The spark behind Sparks, SIX’s new segment for SMEs


The Swiss Exchange recently launched Sparks, a new segment dedicated to small and medium enterprises. This means that SMEs now have the necessary tools to put their IPO projects in motion. Listed enterprises will benefit from having greater flexibility in optimizing their ownership structure, broadening their financing options and gaining access to a broader investor base. 

Christian Reuss, head of SIX Swiss Exchange, tells Tanya König what the spark behind Sparks was.


What’s the purpose of Sparks, the new segment on the Swiss Stock

Well, when you take a step back, SMEs tend to be the backbone of many economies
with regard to job creation and retention, innovation, the build-up of know-how, etc.
And that also holds true for Switzerland. So doing something good for the segment
obviously makes sense, but it also has to be meaningful. What does it mean for such
a new segment? It means that we have enough companies to populate such a
segment and give it a positive dynamic to the benefit of the companies becoming
part of the segment.

And do you have enough companies?

Well, we looked at the venture capital market of the past five to 10 years, and here
we’ve seen that investments increased by a factor of five. In addition, everyone has
seen the private equity market booming. So adding all that together, we assume that
a bit more than 200 companies either may require funding or may become available
for sale in the next decade. And that can be either privately or publicly via Sparks.

What are the advantages for SMEs if they list on the SIX Swiss Exchange?

There are several advantages. First and foremost, they can raise capital, and they
can do so in a fast and efficient way. Usually everyone looks at the IPO and the initial
funding for growth, but there are also follow-on offerings and this can also be used
for growth or also to increase resilience. And 2020 has been an extremely good
example, when we saw a lot of companies that were under stress and required
capital, and at SIX Swiss Exchange about 5.7 billion Swiss francs in capital was
raised in 2020. That’s about 30 percent more than the average of the prior three
years. So you can see that even in difficult times, the Swiss capital market is very
robust and helps companies to find financing.

So that was one advantage. Are there any others?

Yes, there are several, let me point out two more. One certainly wants to become
listed as a company, which usually increases the brand awareness and also the
visibility that a company has. Not just around the time of the IPO but also down the
road when it keeps growing so it gets media attention and at some stage even
research coverage. Another factor is that companies that are listed on the exchange
actually adhere to high standards and transparency and regulation, and as such you
may say they get a “quality stamp” from the exchange that they can use toward their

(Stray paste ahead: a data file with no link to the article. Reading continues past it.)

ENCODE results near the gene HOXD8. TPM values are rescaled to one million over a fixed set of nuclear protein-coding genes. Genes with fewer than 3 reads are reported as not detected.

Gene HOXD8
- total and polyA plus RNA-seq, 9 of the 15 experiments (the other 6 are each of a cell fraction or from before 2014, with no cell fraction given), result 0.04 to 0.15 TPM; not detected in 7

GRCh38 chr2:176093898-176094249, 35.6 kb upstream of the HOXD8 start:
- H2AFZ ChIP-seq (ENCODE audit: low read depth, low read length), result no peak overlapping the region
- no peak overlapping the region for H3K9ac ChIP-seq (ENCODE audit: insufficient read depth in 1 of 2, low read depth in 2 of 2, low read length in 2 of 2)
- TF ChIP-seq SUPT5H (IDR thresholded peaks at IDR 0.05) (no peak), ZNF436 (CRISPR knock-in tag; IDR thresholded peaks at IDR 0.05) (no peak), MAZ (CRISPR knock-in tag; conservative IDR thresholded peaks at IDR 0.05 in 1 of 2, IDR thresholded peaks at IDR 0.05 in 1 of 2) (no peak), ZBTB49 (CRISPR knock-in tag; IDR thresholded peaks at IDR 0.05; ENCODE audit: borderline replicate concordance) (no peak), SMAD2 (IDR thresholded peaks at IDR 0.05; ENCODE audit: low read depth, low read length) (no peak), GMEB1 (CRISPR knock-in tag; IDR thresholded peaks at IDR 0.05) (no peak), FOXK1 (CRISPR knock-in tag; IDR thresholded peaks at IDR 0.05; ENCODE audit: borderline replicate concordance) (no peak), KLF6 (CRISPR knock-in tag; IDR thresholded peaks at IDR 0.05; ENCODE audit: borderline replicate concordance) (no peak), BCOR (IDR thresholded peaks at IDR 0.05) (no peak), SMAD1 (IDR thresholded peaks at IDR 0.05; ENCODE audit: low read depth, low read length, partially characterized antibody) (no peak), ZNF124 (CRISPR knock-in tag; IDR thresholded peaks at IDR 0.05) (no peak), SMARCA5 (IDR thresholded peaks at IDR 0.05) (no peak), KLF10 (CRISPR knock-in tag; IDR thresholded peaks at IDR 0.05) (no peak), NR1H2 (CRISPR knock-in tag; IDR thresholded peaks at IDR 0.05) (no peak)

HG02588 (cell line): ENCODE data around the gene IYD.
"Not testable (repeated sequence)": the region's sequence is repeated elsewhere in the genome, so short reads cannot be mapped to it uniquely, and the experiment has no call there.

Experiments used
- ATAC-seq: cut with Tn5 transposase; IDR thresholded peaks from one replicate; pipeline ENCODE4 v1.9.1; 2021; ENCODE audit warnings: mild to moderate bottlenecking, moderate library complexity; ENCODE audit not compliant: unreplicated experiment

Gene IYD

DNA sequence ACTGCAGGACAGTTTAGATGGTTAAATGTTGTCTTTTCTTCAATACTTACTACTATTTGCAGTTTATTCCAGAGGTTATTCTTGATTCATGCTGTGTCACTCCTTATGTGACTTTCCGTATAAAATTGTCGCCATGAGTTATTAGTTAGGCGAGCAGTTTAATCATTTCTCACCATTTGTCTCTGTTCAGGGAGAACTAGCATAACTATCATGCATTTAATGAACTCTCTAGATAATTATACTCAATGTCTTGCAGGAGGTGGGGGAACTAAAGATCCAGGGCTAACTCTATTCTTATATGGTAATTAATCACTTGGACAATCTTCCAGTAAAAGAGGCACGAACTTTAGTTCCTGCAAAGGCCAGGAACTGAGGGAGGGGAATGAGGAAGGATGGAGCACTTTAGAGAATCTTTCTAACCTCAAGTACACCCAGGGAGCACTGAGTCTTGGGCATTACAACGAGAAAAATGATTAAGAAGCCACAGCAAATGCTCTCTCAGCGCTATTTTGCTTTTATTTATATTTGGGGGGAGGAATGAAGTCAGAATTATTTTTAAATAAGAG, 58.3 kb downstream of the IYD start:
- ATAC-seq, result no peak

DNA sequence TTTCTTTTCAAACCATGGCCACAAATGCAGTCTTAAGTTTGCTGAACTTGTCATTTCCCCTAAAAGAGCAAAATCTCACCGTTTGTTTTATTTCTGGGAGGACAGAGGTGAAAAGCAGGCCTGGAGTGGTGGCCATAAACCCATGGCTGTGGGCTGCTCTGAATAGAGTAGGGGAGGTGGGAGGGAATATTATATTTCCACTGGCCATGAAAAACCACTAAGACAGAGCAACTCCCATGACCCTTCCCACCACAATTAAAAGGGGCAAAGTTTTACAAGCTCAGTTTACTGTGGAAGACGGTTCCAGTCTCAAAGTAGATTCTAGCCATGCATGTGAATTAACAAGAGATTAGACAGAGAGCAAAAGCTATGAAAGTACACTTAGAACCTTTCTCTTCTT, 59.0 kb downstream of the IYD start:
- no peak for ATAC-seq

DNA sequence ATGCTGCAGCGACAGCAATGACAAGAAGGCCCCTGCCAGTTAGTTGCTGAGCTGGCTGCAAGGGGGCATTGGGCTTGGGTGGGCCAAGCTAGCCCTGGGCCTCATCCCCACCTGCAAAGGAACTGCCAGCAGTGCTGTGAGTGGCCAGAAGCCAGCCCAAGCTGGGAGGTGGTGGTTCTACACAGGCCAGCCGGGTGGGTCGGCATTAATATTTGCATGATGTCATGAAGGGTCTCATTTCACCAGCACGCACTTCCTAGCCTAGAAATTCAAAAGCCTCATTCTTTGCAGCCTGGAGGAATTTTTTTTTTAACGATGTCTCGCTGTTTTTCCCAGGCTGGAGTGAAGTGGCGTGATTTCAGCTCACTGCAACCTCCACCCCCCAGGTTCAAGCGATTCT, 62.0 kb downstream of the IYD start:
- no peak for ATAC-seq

stakeholders, whether it be their clients, investors, or even suppliers.

So these are the advantages for the companies. What makes the Sparks equity
segment attractive for investors?

First, it provides the opportunity to invest in fast-growing SMEs, which in itself can be
quite attractive. Second of all, the companies are listed on the exchange, so they
adhere to higher transparency and to regulatory standards. And that is just the flip
side of investor protection. So not only can you invest in growth companies, you can
also do that with relatively more investor protection.

Any additional benefits for investors?

Yes, there are more. The Sparks segment is actually a fully-regulated exchange
segment compared to other growth markets and other jurisdictions in Europe, which
are MTFs and are one notch below the regulatory standard of an exchange. Now,
what’s the benefit of that? The benefit is, for example, that pension funds can invest
relatively more into SMEs listed on the exchange rather than in MTFs, so maybe
that’s an interesting opportunity for pension funds and other institutional investors.

Anything about trading?

Trading is a challenge. SMEs are less liquid than a Roche, Novartis, or a Nestlé
share. So to cater to that, we actually shortened trading hours. We have a trading
window lasting from 3 p.m. to the close, and here investors can come together in this
condensed time frame and hopefully have the best possible price formation for these

Looking ahead, what's your general outlook for IPOs in 2022?

For the perfect IPO environment you need high valuations, low volatility, and
generally good economic conditions, like a stable interest rate environment or low
geopolitical risks. So in other words, everything we did not have in January.
However, looking down the road we think that the environment will become better,
and of course we also have a promising pipeline of IPO candidates, both for the
main market and Sparks. So hopefully it will be promising, and hopefully it may
become a good-to-a-strong year with regards to IPOs on the SIX Swiss Exchange.

So you have a few IPOs in the pipeline. Can you be a bit more specific?

Of course I can only say what has already been publicly stated, but with Xlife
Sciences we already have the first listing on our new segment, which is a great
kickoff into the year.

Why is Switzerland a good place to invest in SMEs?

Well, Switzerland actually provides a combination of interesting factors. First, it’s a
stable economic environment, it has a very strong currency, there is a dedication to
quality, and of course a proven track record in innovation. And all that is coupled with
deep pockets of investing. We have about USD 7 trillion in assets under
management, providing excellent opportunities to fund growth.